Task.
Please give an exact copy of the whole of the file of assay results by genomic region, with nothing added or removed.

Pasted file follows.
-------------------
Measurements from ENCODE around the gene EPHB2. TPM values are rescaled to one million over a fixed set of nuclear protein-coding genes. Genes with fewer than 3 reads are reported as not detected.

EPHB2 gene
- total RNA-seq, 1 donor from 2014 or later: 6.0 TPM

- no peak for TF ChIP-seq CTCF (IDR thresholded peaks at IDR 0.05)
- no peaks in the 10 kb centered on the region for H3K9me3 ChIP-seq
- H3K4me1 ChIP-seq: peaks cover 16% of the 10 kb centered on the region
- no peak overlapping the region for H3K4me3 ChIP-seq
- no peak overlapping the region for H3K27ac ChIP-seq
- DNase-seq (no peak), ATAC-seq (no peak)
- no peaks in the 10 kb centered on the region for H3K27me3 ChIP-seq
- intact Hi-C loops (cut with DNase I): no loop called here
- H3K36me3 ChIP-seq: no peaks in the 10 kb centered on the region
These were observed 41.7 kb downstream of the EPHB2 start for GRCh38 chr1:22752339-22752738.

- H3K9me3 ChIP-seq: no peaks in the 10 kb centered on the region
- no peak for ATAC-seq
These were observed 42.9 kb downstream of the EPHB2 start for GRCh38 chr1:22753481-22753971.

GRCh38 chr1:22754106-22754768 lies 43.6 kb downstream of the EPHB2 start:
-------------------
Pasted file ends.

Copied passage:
Measurements from ENCODE around the gene EPHB2. TPM values are rescaled to one million over a fixed set of nuclear protein-coding genes. Genes with fewer than 3 reads are reported as not detected.

EPHB2 gene
- total RNA-seq, 1 donor from 2014 or later: 6.0 TPM

- no peak for TF ChIP-seq CTCF (IDR thresholded peaks at IDR 0.05)
- no peaks in the 10 kb centered on the region for H3K9me3 ChIP-seq
- H3K4me1 ChIP-seq: peaks cover 16% of the 10 kb centered on the region
- no peak overlapping the region for H3K4me3 ChIP-seq
- no peak overlapping the region for H3K27ac ChIP-seq
- DNase-seq (no peak), ATAC-seq (no peak)
- no peaks in the 10 kb centered on the region for H3K27me3 ChIP-seq
- intact Hi-C loops (cut with DNase I): no loop called here
- H3K36me3 ChIP-seq: no peaks in the 10 kb centered on the region
These were observed 41.7 kb downstream of the EPHB2 start for GRCh38 chr1:22752339-22752738.

- H3K9me3 ChIP-seq: no peaks in the 10 kb centered on the region
- no peak for ATAC-seq
These were observed 42.9 kb downstream of the EPHB2 start for GRCh38 chr1:22753481-22753971.

GRCh38 chr1:22754106-22754768 lies 43.6 kb downstream of the EPHB2 start: